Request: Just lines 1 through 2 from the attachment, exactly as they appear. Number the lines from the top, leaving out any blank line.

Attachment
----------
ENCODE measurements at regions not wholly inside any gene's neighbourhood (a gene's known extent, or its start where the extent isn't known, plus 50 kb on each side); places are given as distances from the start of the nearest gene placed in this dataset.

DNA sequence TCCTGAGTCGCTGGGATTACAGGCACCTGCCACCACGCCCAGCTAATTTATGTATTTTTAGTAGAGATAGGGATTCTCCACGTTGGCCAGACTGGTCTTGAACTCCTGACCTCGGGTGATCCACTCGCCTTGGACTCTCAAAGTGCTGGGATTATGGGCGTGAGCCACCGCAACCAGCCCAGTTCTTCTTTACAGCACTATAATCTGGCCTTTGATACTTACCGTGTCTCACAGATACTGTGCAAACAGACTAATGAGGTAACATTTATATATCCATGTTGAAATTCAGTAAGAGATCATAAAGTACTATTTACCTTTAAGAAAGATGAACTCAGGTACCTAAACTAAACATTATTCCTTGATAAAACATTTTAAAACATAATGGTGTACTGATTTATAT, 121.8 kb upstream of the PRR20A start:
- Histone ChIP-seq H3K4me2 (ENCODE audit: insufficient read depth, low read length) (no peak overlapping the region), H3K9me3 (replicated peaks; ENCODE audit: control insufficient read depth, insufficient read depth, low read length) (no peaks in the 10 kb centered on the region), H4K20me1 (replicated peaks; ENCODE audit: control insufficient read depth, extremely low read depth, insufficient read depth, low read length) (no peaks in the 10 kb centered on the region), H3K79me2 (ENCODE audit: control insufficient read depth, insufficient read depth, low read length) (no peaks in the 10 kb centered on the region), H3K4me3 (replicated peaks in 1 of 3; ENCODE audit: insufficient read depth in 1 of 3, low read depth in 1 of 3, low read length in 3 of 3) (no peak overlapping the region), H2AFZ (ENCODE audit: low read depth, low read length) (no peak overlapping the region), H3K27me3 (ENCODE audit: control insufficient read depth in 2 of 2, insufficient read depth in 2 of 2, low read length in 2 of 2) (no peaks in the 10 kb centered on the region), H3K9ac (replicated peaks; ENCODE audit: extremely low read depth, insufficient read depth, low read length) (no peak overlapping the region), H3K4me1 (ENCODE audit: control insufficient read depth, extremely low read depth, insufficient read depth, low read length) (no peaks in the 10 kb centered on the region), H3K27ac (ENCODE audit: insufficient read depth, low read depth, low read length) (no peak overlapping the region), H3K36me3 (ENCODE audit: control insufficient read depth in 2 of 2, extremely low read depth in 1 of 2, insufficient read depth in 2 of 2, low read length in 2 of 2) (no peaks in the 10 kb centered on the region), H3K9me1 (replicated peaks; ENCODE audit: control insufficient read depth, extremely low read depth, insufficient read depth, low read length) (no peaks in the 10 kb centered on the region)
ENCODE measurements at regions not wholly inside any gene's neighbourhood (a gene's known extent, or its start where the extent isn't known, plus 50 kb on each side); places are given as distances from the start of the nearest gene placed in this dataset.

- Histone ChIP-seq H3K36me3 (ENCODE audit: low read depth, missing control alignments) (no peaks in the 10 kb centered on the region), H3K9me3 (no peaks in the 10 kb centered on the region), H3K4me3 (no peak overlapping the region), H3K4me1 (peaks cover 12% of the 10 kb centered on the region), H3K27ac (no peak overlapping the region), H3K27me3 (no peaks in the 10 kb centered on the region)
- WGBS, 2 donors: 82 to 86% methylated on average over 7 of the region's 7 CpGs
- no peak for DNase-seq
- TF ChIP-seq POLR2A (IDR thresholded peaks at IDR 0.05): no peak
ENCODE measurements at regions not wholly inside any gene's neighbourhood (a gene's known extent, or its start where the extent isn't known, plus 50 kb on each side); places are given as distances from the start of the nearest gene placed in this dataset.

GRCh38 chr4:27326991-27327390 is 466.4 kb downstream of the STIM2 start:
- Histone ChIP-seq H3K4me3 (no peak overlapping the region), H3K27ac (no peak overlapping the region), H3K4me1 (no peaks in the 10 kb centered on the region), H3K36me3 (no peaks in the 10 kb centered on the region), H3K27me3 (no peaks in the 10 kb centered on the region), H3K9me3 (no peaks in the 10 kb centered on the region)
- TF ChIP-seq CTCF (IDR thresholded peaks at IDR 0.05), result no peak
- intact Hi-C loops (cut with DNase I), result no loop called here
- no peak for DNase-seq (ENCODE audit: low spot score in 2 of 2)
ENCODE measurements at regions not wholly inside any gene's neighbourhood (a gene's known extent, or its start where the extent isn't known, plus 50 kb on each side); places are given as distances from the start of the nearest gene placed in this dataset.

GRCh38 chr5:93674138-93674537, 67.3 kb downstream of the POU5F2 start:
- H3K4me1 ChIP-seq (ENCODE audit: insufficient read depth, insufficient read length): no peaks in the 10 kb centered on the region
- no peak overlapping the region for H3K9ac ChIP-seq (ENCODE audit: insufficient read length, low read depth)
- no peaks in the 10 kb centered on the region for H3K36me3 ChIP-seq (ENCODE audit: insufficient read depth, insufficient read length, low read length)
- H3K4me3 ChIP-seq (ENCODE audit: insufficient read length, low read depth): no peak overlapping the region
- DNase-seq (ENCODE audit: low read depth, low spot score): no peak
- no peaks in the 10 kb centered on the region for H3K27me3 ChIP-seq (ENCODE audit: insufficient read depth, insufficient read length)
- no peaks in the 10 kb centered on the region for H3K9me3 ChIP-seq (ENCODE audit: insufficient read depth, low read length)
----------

ENCODE measurements at regions not wholly inside any gene's neighbourhood (a gene's known extent, or its start where the extent isn't known, plus 50 kb on each side); places are given as distances from the start of the nearest gene placed in this dataset.

DNA sequence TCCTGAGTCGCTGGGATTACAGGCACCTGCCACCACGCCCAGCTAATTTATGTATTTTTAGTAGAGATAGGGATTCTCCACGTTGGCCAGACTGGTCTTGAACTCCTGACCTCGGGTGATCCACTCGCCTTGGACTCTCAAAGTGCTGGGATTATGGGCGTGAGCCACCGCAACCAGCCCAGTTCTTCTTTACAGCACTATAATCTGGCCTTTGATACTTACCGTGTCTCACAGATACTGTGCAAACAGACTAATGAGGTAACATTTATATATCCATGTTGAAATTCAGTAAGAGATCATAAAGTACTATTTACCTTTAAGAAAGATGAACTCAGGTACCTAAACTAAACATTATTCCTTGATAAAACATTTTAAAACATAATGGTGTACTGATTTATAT, 121.8 kb upstream of the PRR20A start: